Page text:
John Hewitt Memorial Shelf Moor Virtual Race
Don’t forget that the virtual Shelf Moor Race is on until 30. September. Emma Rettig is the virtual race organiser and will be doing remote kit checks and consolidating the results. There are trophies for fastest male and female times and the plan is to age- grade the results to decide the winner so the field is wide open. As an alternative to race fees, donations to Glossop Mountain Rescue would be much appreciated. For more info, see Emma’s recent FB post. Good Luck!
Strava League (as @ 14:40 today)
- Distance Covered: Pete Wallroth (57.8m), Jessica Camp (44.9m), Guy Riddell (42m)
- Ascent: Robin Hoffman (11,879ft), Pete Wallroth (8,743ft), Immy Trinder (8,183ft)
- Longest Run: John Gaffney (30.4m), Steve Crossman (30.3m), Pete Wallroth (29.9m)
COVID Update – Andy Brack, GDH COVID Officer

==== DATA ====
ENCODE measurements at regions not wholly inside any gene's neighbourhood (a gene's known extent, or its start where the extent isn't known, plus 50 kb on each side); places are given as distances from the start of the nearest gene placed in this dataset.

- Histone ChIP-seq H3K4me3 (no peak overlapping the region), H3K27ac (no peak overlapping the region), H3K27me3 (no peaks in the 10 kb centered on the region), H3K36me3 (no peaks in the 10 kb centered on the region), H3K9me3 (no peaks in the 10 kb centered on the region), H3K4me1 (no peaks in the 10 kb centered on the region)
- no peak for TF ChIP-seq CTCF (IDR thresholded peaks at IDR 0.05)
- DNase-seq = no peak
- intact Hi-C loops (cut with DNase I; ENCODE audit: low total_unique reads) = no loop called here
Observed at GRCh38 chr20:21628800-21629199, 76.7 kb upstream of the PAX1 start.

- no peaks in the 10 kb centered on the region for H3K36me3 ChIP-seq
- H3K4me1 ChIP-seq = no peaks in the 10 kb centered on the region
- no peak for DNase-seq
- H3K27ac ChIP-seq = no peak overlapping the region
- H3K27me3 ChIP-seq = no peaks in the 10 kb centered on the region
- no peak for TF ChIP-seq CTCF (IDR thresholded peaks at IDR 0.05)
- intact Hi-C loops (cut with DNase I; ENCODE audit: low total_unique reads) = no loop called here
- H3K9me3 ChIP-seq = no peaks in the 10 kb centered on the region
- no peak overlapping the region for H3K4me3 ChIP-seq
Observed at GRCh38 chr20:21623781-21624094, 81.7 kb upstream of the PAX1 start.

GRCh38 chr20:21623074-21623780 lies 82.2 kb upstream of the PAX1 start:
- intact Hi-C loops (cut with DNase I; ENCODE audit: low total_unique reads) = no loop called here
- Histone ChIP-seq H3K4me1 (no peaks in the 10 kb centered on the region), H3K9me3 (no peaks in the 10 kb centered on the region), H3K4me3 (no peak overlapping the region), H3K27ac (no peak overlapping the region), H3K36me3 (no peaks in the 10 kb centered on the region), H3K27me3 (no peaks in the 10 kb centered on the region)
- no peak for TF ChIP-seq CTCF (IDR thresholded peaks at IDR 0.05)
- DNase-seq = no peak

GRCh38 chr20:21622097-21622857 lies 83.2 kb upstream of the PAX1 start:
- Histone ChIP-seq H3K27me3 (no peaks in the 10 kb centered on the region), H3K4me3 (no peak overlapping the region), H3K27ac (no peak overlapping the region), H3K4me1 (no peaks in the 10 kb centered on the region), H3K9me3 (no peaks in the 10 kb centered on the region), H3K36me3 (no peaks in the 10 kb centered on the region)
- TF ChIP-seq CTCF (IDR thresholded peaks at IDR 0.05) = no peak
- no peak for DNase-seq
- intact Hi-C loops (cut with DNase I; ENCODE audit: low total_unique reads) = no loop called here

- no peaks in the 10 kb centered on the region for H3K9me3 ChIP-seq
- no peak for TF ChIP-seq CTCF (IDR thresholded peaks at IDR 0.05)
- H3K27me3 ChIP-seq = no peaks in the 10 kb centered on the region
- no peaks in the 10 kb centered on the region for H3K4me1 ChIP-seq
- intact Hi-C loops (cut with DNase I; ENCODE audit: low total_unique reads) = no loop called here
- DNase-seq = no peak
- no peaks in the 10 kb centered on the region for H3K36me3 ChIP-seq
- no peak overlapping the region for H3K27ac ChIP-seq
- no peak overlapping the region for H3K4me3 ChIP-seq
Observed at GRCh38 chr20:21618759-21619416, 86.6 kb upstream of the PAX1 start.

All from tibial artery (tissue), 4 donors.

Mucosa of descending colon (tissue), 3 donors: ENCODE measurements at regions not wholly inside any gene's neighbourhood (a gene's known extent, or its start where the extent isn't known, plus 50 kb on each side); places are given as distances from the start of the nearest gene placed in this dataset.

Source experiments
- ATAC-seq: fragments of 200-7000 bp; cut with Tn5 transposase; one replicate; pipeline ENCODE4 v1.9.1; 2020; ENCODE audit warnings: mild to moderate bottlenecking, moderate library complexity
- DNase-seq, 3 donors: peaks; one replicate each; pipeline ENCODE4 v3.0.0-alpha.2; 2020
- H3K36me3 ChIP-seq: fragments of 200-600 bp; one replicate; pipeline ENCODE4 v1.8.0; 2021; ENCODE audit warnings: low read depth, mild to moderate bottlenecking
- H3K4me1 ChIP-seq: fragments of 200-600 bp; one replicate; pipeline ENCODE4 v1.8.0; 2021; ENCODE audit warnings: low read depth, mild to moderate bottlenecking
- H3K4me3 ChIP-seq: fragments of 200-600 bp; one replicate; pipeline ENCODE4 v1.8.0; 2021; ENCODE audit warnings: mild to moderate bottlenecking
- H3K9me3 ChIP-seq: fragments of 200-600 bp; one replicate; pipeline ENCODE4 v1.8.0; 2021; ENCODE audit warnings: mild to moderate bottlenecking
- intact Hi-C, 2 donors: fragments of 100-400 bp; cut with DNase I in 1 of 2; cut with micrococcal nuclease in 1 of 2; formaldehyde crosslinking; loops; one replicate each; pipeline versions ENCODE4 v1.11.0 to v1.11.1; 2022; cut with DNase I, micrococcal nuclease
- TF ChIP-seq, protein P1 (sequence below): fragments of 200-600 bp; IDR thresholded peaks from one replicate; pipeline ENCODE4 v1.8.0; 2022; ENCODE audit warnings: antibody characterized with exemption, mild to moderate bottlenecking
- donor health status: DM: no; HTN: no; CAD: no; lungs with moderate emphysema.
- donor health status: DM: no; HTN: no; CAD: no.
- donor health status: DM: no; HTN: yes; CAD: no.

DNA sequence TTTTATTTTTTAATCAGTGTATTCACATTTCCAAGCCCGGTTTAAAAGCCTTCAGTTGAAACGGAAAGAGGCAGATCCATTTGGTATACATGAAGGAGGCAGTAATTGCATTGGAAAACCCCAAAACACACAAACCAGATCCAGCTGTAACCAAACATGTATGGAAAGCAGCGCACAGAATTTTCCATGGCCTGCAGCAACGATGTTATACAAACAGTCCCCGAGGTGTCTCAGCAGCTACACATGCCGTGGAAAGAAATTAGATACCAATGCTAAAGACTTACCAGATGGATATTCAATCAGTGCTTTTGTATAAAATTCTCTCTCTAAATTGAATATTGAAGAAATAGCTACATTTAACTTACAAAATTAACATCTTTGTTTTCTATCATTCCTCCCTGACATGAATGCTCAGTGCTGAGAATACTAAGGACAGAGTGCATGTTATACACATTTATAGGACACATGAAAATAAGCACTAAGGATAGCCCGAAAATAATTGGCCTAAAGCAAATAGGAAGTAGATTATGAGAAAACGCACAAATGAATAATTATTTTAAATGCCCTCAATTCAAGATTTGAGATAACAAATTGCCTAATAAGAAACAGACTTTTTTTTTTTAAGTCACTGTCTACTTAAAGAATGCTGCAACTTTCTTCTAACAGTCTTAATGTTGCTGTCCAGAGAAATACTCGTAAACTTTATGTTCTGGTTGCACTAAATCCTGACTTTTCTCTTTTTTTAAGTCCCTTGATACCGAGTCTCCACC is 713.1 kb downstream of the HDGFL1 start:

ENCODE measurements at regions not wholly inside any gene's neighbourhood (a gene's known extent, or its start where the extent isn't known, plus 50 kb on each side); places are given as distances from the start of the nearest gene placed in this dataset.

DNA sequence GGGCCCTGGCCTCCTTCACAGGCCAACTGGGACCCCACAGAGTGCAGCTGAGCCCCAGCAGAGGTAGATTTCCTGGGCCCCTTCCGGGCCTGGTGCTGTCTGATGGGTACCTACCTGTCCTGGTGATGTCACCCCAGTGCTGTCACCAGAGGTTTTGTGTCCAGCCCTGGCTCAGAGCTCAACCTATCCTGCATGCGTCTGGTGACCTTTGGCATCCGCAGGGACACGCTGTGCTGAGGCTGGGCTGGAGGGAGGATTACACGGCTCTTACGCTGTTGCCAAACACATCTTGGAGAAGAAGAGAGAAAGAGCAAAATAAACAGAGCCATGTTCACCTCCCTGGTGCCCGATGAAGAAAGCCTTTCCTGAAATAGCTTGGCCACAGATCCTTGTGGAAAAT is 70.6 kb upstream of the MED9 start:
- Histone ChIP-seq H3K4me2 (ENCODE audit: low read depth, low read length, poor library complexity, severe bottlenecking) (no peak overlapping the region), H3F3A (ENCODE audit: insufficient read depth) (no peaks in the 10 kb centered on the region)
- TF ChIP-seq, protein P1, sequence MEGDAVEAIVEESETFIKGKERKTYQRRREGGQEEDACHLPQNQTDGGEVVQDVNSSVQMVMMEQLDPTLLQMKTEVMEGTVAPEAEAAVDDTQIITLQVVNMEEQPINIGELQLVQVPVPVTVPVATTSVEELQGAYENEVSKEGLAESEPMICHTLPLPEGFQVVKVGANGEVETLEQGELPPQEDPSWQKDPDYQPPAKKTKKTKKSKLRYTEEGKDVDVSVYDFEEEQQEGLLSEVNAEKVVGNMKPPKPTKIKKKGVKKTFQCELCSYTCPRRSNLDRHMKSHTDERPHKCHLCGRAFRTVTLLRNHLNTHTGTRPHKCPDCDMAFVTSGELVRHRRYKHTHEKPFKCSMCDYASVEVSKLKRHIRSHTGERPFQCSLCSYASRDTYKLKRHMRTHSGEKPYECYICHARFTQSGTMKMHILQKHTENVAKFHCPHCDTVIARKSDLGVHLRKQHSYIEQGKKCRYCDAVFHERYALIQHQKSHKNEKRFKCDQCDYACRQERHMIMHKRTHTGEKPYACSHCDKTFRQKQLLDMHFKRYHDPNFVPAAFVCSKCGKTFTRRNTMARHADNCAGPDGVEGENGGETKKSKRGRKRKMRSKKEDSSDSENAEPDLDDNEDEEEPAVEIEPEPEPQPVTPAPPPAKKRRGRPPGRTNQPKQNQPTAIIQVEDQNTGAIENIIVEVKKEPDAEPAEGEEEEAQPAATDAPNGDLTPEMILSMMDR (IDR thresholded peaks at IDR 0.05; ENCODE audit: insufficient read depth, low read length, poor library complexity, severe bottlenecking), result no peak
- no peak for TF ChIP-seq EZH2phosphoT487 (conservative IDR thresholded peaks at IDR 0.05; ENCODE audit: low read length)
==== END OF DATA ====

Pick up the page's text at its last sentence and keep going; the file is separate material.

In line with the changes to social distancing requirements that come into force in England as from 14/9, social runs should limit the numbers meeting to 6 and should continue to adhere to social distancing as previously. This seems to be well observed by the club anyway. With regard to training, in line with the England Athletics update, this should be unaffected as the sessions will be a COVID secure events, once everything is fully established.
Appeal to all club members from Paul Skuse
Greetings all. As some of you may already know, Alison Holt has decided to step down from the committee and her position as membership secretary. Don’t panic too much, she’s not leaving the club but after being membership secretary for 5 years and team captain for several years before that, she has more than earned the right to take a back seat. On behalf of all members, past and present, we would simply like to say thank you to Alison for all of her tireless efforts. It is truly appreciated.